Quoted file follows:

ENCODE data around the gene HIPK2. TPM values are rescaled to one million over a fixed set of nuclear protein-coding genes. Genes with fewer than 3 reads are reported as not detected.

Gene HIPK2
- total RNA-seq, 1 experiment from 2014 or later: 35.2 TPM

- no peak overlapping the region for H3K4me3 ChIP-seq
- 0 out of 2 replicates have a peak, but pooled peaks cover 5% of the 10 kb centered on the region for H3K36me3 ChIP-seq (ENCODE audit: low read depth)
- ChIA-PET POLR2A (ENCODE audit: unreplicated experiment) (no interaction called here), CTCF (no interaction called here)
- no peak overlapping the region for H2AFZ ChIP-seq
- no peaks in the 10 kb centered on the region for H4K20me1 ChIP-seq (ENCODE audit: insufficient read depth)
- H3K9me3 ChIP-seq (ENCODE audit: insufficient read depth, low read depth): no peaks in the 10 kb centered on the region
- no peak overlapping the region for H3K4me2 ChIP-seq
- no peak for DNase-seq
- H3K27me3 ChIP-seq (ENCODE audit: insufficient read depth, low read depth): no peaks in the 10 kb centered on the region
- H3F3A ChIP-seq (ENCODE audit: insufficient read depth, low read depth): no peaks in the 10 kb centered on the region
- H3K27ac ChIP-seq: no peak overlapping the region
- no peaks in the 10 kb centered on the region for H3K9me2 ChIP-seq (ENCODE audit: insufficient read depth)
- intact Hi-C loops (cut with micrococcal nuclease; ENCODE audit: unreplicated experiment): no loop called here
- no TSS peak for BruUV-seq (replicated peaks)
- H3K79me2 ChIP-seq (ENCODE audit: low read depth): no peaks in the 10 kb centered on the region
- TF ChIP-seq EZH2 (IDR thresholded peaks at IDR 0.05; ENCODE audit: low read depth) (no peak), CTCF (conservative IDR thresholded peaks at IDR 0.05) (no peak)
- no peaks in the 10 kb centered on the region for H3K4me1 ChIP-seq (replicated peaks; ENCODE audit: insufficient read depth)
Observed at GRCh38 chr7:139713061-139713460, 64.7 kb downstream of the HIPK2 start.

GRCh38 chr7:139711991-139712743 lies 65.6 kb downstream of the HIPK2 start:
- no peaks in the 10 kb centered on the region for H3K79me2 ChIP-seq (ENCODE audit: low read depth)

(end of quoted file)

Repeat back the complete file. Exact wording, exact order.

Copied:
ENCODE data around the gene HIPK2. TPM values are rescaled to one million over a fixed set of nuclear protein-coding genes. Genes with fewer than 3 reads are reported as not detected.

Gene HIPK2
- total RNA-seq, 1 experiment from 2014 or later: 35.2 TPM

- no peak overlapping the region for H3K4me3 ChIP-seq
- 0 out of 2 replicates have a peak, but pooled peaks cover 5% of the 10 kb centered on the region for H3K36me3 ChIP-seq (ENCODE audit: low read depth)
- ChIA-PET POLR2A (ENCODE audit: unreplicated experiment) (no interaction called here), CTCF (no interaction called here)
- no peak overlapping the region for H2AFZ ChIP-seq
- no peaks in the 10 kb centered on the region for H4K20me1 ChIP-seq (ENCODE audit: insufficient read depth)
- H3K9me3 ChIP-seq (ENCODE audit: insufficient read depth, low read depth): no peaks in the 10 kb centered on the region
- no peak overlapping the region for H3K4me2 ChIP-seq
- no peak for DNase-seq
- H3K27me3 ChIP-seq (ENCODE audit: insufficient read depth, low read depth): no peaks in the 10 kb centered on the region
- H3F3A ChIP-seq (ENCODE audit: insufficient read depth, low read depth): no peaks in the 10 kb centered on the region
- H3K27ac ChIP-seq: no peak overlapping the region
- no peaks in the 10 kb centered on the region for H3K9me2 ChIP-seq (ENCODE audit: insufficient read depth)
- intact Hi-C loops (cut with micrococcal nuclease; ENCODE audit: unreplicated experiment): no loop called here
- no TSS peak for BruUV-seq (replicated peaks)
- H3K79me2 ChIP-seq (ENCODE audit: low read depth): no peaks in the 10 kb centered on the region
- TF ChIP-seq EZH2 (IDR thresholded peaks at IDR 0.05; ENCODE audit: low read depth) (no peak), CTCF (conservative IDR thresholded peaks at IDR 0.05) (no peak)
- no peaks in the 10 kb centered on the region for H3K4me1 ChIP-seq (replicated peaks; ENCODE audit: insufficient read depth)
Observed at GRCh38 chr7:139713061-139713460, 64.7 kb downstream of the HIPK2 start.

GRCh38 chr7:139711991-139712743 lies 65.6 kb downstream of the HIPK2 start:
- no peaks in the 10 kb centered on the region for H3K79me2 ChIP-seq (ENCODE audit: low read depth)